A truckload of jihadists fire wildly in the air, chasing down an antelope through the desert outside Timbuktu. They yell reminders not to kill it, but tire it. A row of traditional African religious statues propped up in the sand are used for target practice by unseen shooters. Kicking things off with this double dose of symbolism, Timbuktu director Abderrahmane Sissako dispenses with any further setup about the Islamic extremist occupation of the fabled Malian city. Those two boiled-down scenes are all he needs to set the tone of nervous expectation that permeates his largely plotless observational drama about a shepherd and various other residents bristling under the arbitrary rules set by the occupying militants.
In a break from the overly solemn, overly dramatic, vicious depiction of terrorism the Western media feeds on, Sissako takes a much more casual view, crafting a thoughtful movie that suggests the quotidian dangers of living under bloodthirsty jihadists are far more, shall we say, annoying, than they are imminently life-threatening. Granted, the population under occupation is already Muslim by majority, and far from the front lines of conflict by anyone’s standards, active combatant or not. Because of that, people don’t hesitate to argue with the roving jihadists, one man breaking down and removing his pants altogether when told the legs are too long, one woman offering a knife and demanding her hands be cut off straight away for not wanting to wear gloves at the marketplace.
If anyone were looking for the ultimate deterrent toward boneheads jumping on the ISIS bandwagon, this is it. Not jihad shown at its most terrible, but at its most ordinary. Sissako’s jihadists are portrayed flat out as hypocrites, regularly embarrassed by the local imam, who politely boots them out of his mosque and questions their interpretation of jihad altogether. They yak about football. One higher-up sneaks smokes in the desert and pines for a married woman. Their dithering ways give the people courage to screw with them in gloriously passive-aggressive ways, forcing them to track down the source of music only to discover it’s religious, and fielding two full football teams to act out a match without a ball.
Of course, the gallows humor reflects their unsettling reality of living under the bored gaze of gun-toting thugs. The seriousness of the situation comes to the fore when shepherd Kidane (Ibrahim Ahmed dit Pino), normally a peaceful out-of-the-way man, commits a serious crime and must deal with the harshest possible sentence.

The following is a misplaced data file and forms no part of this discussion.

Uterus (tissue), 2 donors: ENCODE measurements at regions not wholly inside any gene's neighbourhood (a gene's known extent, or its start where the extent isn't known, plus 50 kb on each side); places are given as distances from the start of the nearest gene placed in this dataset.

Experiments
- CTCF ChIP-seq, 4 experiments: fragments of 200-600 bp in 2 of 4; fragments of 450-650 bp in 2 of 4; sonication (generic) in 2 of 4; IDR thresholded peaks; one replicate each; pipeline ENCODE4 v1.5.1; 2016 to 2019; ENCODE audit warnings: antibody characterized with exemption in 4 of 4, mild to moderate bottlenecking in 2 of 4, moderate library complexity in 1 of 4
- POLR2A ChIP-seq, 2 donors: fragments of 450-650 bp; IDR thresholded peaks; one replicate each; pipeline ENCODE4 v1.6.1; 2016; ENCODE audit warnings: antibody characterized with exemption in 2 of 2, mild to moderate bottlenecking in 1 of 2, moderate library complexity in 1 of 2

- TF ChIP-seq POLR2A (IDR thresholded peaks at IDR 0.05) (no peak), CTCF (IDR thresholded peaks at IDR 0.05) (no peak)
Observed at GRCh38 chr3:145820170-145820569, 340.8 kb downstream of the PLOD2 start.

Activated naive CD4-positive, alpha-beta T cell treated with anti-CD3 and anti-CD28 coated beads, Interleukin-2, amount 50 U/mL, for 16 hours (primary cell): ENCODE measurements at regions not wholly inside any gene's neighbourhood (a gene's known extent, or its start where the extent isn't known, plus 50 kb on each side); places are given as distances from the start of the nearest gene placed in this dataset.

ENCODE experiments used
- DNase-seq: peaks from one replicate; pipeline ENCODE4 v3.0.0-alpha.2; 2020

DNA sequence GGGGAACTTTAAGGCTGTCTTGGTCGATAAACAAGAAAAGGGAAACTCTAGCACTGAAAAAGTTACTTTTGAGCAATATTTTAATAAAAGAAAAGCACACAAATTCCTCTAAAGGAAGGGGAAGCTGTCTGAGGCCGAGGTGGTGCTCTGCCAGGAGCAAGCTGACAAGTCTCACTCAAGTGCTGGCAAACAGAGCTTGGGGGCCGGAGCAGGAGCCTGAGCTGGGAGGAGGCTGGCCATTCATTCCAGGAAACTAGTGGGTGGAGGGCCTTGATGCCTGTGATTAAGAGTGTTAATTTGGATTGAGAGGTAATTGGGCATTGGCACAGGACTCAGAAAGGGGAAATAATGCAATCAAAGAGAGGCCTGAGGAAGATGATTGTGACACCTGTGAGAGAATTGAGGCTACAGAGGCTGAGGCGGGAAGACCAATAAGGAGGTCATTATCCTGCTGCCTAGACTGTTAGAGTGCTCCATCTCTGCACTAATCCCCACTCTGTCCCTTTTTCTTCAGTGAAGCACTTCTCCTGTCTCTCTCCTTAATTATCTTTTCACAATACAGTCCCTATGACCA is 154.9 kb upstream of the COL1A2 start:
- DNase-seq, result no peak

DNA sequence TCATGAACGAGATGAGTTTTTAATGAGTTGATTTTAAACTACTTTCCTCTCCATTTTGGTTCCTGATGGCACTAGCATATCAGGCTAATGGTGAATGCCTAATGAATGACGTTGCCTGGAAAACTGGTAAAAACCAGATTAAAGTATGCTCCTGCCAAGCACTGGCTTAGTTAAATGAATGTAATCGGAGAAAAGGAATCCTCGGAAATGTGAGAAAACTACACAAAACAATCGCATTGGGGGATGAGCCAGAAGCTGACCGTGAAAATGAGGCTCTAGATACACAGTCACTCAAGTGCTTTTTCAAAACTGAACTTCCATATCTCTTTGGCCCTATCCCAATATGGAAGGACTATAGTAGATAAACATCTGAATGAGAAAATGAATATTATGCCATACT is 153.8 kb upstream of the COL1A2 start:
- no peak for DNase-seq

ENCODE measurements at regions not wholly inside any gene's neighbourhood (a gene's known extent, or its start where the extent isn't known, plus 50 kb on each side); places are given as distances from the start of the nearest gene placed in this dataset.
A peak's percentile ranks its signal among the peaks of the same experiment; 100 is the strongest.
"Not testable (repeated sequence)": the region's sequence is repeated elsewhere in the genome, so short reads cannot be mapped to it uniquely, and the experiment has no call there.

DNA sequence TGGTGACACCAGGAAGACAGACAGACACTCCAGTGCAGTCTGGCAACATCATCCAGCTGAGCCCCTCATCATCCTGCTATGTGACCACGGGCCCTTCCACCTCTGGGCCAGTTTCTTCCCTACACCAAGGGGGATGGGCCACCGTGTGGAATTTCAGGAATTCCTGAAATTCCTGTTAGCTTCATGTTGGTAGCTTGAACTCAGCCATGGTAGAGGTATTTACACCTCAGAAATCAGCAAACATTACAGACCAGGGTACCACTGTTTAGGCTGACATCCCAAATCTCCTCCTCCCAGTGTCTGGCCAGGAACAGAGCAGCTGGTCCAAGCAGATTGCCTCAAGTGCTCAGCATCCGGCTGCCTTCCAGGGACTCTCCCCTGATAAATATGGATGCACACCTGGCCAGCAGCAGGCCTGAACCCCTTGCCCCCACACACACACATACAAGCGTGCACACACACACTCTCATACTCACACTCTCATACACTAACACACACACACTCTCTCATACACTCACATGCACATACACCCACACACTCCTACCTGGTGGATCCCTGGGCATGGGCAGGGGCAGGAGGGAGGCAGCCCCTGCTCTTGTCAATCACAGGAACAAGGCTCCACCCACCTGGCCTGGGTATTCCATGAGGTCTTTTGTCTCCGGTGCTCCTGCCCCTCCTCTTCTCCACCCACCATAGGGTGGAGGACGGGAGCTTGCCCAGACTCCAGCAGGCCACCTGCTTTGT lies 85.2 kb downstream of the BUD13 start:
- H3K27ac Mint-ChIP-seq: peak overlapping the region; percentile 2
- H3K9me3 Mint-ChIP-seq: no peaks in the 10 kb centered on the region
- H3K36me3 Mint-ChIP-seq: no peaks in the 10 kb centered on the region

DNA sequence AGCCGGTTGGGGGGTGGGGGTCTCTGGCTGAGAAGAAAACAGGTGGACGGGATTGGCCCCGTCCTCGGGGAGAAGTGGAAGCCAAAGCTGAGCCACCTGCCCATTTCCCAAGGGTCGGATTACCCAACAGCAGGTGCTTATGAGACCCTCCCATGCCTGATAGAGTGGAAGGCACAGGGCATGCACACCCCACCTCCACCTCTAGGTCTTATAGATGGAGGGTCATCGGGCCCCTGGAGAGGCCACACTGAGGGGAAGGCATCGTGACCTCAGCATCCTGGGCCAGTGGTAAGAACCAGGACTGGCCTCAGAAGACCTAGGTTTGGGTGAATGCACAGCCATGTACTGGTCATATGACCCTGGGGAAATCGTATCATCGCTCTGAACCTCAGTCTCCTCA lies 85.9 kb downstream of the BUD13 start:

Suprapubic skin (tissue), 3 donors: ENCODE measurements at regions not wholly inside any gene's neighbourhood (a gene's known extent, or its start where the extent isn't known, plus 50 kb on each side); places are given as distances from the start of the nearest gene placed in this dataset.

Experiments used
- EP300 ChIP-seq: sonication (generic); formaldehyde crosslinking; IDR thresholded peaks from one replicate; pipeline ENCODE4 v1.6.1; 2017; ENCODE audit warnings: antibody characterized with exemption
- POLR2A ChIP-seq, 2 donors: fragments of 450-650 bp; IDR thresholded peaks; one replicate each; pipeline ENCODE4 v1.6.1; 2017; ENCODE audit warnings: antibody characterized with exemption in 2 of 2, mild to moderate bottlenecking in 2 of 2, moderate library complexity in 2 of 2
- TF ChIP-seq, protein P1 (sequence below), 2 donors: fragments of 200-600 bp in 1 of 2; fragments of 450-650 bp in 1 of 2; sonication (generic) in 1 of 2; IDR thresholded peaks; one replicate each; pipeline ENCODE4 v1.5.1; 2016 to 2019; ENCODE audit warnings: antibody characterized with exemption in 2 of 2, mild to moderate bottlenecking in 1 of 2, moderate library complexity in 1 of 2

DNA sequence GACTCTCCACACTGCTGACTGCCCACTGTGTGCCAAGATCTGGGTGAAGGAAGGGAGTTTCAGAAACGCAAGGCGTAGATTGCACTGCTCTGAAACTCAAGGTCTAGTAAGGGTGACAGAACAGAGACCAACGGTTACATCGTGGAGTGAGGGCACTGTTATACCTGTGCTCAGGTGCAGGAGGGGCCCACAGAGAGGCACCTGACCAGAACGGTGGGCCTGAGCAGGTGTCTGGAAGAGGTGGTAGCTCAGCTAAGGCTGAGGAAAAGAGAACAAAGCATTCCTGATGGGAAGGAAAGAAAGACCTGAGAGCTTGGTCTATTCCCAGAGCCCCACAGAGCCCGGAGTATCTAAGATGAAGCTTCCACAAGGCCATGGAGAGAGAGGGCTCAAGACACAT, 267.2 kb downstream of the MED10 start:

Sissako treats the jihadists’ official methods with the same detached curiosity as he does the rest of the action, turning scenes of punishment that might serve as a climax into fuel for the people’s continued waiting: for the the jihadists to leave, for themselves to be targeted, who’s to say? It’s a dreadful way of life, but it doesn’t keep people from living, and Sissako chooses to show how they make do living in uneasy repose. In so doing, he proposes the ultimate irony of the jihadists’ situation; for all their righteousness, they can’t serve as moral arbiters over people who know right from wrong better than they do. The only power they derive is from the barrel of a gun.
Kidane knows immediately that he deserves punishment as much as the woman who’s lashed for singing knows she doesn’t. In that way, the jihadists’ judgments are irrelevant, and their violent actions, done in the name of Islam, hold little value over anyone. Sissako makes the bold decision to undermine them by treating public lashings or stonings like small, everyday occurrences devoid of meaning and unworthy of attention. The jihadists chip away at the people they harass day by day, and by the time we join the story, their insidiousness is already passing for normalcy.
The nuances of Sissako’s vision for Timbuktu can only be corroborated by an audience who has dealt with terrorism face to face, but from as far away as North America, it can be seen how humane Sissako’s point of view is. He keeps things relatively short, and finds a graceful, languid rhythm that rolls with the surrounding sand. He and cinematographer Sofian El Fani photograph the Mauritanian desert where they shot beautifully, and Sissako assembles an impressive cast to bare their souls, be they hassled locals or troubled jihadists. For anyone disillusioned by the endless conflicts in Africa and the Middle East, take note, this is a terrific specimen of counter-programming, well told, arguments firmly placed, but remarkably reserved in passing judgment.